Some of the fondest childhood memories of many millennials come from Disney animated films. Whether it’s classic features such as The Jungle Book or the big-hitters of the early 1990s such as The Lion King and Aladdin, all of these films were huge successes. Less remembered are the sequels - almost all of which didn’t live up to the promise of the originals.
To be clear, we’re not counting live action films here – the jury's still out on Mary Poppins Returns - or films produced by other studios such as Pixar’s Toy Story, which has clearly proven to be an exception to the rule. We mean the likes of The Lion King 2: Simba’s Pride, or The Return of Jafar – films that are at best mostly forgotten.
With two upcoming Disney sequels - Ralph Breaks The Internet this November and Frozen 2 next year - both scheduled for full cinematic release, Disney clearly have confidence that these sequels will be a hit in a way that hadn’t been the case with previous sequels. But why was that the case? Here’s what we will be hoping doesn't blight Ralph Breaks The Internet.
Many of the sequels to the 1990s Disney films were not produced by the same studios. Instead many of them were made by Disney Movietoons, a sub-division of the Walt Disney Animation Studios, with the plan of releasing them direct-to-video. The reasoning behind this decision was that they would be cheaper and take less time to produce than a full theatrical release, enabling Disney to capitalize quickly on the huge audiences of the original feature films.
This worked as the films were financially successful for their low budget - the first sequel made by Disney Movietoons was 1994’s The Return of Jafar, the sequel to 1992’s Aladdin, which eventually sold 15 million videos and grossed around $300 million worldwide. However, the result of this low-cost approach is that the sequels’ animation was often of lower, choppier quality.
The Return of Jafar drew criticism for its slapdash animation. David Nusair of reelfilm.com wrote: “It's clear right from the outset that Disney put very little effort into the production of The Return of Jafar, particularly in the realm of animation. The film has all the style and fluidity of a Saturday morning cartoon...”
Let’s face it: the songs in a Disney movie are often some of the most memorable and addictive elements. You wouldn’t be hard pressed to find people who know all the lines of ‘I Just Can’t Wait To Be King’, ‘A Whole New World’ or ‘Be Our Guest’. Even The Aristocats – one of the more minor Disney movies - had ‘Ev’rybody Wants To Be A Cat’.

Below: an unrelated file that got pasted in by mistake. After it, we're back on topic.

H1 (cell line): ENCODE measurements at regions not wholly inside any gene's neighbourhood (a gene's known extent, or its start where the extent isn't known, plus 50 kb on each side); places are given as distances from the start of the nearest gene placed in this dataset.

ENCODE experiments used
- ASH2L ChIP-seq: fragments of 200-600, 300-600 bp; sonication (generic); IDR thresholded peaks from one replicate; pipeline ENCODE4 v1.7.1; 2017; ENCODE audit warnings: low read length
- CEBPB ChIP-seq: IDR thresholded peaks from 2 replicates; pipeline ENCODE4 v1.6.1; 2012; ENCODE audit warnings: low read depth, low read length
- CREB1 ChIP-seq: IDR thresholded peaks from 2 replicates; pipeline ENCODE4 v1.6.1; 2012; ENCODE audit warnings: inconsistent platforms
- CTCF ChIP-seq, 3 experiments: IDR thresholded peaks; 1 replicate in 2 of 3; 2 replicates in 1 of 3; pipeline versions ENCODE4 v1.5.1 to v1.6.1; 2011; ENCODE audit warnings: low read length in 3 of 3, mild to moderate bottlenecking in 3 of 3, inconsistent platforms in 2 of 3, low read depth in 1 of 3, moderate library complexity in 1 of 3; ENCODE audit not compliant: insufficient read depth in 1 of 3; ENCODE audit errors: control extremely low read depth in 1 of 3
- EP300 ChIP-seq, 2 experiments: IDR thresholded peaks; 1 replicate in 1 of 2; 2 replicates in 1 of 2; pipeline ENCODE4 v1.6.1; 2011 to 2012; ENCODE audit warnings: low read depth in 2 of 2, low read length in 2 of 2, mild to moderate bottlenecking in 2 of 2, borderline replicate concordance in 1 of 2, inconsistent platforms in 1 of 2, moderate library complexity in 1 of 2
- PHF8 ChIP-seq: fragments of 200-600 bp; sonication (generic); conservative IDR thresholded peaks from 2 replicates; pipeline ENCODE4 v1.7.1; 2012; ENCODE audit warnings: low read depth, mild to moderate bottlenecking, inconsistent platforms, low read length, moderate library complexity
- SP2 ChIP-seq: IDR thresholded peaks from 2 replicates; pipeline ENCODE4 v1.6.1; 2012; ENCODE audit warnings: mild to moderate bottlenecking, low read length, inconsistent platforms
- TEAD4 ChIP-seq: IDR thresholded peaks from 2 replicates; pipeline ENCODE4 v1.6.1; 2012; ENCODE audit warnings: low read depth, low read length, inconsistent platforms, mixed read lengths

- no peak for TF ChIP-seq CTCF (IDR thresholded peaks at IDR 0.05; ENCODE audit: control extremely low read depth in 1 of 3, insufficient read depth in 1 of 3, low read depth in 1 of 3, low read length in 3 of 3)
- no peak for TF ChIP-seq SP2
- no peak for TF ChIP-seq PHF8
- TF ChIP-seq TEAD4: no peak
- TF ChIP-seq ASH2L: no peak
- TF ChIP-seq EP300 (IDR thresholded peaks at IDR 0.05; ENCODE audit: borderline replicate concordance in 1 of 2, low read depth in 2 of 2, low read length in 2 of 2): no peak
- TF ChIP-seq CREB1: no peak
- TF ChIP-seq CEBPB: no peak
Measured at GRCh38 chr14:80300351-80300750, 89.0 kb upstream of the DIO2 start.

Sadly, despite Disney often employing many great songwriters to work on the sequels, the songs the writers produced for the films were simply not up to scratch. Who really remembers songs like ‘Love Finds A Way’ from The Lion King II: Simba’s Pride? Not us, sadly.
One of the inherent risks of sequels is that unless they have a strong story behind them, they can just end up being flat rehashes of the original. With no narrative reason to exist, it’s no surprise that most Disney sequels weren’t deemed good enough to capture the imagination of cinema-goers.
While Disney’s first ever animated sequel The Rescuers Down Under at least tried to do something new by taking the characters to a new location, the same can’t be said for the likes of The Jungle Book 2 which closely followed the plot of the original movie and was inferior in almost every aspect.
Some Disney sequels have even explicitly revisited old films such as The Lion King 1 ½, which retold the story of the first Lion King movie from Timon and Pumbaa’s perspectives. Even if this is widely considered to be one of the better sequel efforts, this sequel showed Disney prioritizing nostalgia rather than taking The Lion King in a surprising direction and giving audiences something new to excited about.